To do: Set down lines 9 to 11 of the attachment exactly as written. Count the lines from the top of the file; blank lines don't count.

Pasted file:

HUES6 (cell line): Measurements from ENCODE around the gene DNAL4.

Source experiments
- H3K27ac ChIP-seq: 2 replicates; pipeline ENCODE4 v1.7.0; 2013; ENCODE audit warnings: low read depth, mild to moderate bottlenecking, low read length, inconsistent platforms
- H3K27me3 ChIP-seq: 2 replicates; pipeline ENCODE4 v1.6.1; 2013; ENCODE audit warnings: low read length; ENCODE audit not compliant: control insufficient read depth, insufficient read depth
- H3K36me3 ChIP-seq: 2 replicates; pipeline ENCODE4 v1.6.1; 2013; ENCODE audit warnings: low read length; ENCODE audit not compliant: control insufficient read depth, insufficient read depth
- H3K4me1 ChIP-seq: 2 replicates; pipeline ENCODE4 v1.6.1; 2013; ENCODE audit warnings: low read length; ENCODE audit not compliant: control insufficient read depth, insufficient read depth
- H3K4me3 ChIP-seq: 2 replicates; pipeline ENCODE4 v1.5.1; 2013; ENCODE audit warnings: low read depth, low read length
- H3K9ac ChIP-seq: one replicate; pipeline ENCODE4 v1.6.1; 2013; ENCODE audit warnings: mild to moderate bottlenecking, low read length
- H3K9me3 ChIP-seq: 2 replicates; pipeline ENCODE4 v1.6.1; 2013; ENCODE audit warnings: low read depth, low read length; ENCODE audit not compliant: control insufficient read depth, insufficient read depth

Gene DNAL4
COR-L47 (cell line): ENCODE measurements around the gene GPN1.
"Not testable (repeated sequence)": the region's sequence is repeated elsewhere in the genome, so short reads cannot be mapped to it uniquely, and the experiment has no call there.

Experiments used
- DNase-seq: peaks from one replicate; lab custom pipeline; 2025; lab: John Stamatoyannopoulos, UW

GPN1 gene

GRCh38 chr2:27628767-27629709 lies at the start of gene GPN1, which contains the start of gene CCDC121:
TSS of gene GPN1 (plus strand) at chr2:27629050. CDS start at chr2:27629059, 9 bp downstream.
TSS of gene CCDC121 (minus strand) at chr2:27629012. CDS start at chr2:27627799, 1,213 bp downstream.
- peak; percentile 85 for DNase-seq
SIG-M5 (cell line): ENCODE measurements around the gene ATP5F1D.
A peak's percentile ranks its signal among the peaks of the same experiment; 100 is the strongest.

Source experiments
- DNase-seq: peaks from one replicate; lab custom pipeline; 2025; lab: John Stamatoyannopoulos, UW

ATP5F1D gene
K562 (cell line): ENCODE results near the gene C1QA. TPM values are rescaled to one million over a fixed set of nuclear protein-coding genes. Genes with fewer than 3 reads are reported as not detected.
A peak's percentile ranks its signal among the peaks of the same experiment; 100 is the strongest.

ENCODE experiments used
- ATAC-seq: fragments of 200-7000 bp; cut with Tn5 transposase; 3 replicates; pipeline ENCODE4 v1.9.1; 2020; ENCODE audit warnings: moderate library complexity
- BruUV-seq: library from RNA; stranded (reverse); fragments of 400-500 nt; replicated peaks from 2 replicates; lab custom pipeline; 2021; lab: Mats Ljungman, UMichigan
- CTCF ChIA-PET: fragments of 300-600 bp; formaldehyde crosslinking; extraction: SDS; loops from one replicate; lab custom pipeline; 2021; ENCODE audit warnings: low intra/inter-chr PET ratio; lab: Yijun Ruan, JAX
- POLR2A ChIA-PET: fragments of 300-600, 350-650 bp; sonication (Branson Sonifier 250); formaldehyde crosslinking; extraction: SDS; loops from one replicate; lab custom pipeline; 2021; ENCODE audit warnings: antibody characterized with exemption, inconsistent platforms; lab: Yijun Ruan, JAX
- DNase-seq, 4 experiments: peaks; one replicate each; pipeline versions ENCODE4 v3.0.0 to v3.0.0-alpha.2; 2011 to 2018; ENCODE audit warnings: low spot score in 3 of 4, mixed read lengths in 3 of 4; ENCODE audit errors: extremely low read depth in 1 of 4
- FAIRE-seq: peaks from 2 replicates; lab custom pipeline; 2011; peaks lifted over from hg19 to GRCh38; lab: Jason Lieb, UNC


- H3K9me3 ChIP-seq: 2 replicates; pipeline ENCODE4 v1.6.1; 2013; ENCODE audit warnings: low read depth, low read length; ENCODE audit not compliant: control insufficient read depth, insufficient read depth

Gene DNAL4
COR-L47 (cell line): ENCODE measurements around the gene GPN1.